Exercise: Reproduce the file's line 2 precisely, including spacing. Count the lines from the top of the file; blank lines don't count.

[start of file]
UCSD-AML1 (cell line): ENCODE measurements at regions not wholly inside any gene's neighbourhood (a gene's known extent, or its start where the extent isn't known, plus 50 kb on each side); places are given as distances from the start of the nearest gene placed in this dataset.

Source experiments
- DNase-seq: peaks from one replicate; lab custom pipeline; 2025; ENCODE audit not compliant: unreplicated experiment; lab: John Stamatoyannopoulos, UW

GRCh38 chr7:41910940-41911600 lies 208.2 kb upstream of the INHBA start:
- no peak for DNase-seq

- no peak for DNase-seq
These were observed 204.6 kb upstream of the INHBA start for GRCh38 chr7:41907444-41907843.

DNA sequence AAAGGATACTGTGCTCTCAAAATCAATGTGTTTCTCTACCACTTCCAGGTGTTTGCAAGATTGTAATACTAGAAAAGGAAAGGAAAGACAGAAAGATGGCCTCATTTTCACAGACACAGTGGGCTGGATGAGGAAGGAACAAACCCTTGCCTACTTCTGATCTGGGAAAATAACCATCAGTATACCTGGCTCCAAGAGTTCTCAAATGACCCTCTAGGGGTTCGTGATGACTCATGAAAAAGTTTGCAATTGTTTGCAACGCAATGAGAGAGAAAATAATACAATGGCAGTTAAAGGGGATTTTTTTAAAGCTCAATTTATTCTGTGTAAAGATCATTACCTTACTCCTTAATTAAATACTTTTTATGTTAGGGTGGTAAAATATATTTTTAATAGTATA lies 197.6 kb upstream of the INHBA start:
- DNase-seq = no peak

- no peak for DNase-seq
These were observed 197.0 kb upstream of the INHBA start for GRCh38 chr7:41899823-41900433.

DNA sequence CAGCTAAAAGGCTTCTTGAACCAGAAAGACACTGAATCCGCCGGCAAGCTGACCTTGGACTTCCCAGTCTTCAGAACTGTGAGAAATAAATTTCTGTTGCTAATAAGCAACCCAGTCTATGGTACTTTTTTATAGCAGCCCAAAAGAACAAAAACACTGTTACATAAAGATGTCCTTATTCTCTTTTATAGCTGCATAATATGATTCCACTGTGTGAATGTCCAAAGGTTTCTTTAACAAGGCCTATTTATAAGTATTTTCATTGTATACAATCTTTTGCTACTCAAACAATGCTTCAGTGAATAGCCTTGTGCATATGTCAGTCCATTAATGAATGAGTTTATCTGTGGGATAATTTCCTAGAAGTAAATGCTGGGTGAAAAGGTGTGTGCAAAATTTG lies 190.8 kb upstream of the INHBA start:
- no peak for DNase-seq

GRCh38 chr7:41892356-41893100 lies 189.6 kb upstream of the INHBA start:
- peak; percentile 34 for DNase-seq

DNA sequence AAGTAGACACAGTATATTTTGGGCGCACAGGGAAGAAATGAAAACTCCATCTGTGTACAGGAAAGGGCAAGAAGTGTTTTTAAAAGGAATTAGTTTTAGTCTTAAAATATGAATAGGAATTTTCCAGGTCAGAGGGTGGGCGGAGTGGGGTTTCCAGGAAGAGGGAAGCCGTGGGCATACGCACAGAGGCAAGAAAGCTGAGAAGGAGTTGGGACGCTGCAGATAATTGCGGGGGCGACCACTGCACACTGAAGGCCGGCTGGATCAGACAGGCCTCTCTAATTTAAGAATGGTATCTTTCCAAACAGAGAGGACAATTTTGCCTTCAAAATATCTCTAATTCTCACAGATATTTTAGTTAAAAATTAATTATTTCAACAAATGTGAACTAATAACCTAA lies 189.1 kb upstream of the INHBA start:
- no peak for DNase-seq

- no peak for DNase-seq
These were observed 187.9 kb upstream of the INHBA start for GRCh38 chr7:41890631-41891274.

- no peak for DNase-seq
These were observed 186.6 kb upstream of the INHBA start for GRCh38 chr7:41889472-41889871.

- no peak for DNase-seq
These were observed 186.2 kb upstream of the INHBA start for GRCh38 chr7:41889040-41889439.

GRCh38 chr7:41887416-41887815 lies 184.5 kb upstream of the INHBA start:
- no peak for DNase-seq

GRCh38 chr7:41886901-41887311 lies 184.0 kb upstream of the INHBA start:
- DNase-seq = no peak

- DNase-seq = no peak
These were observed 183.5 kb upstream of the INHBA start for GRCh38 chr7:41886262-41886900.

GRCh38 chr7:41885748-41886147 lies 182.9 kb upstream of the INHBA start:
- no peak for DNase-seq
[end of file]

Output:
Source experiments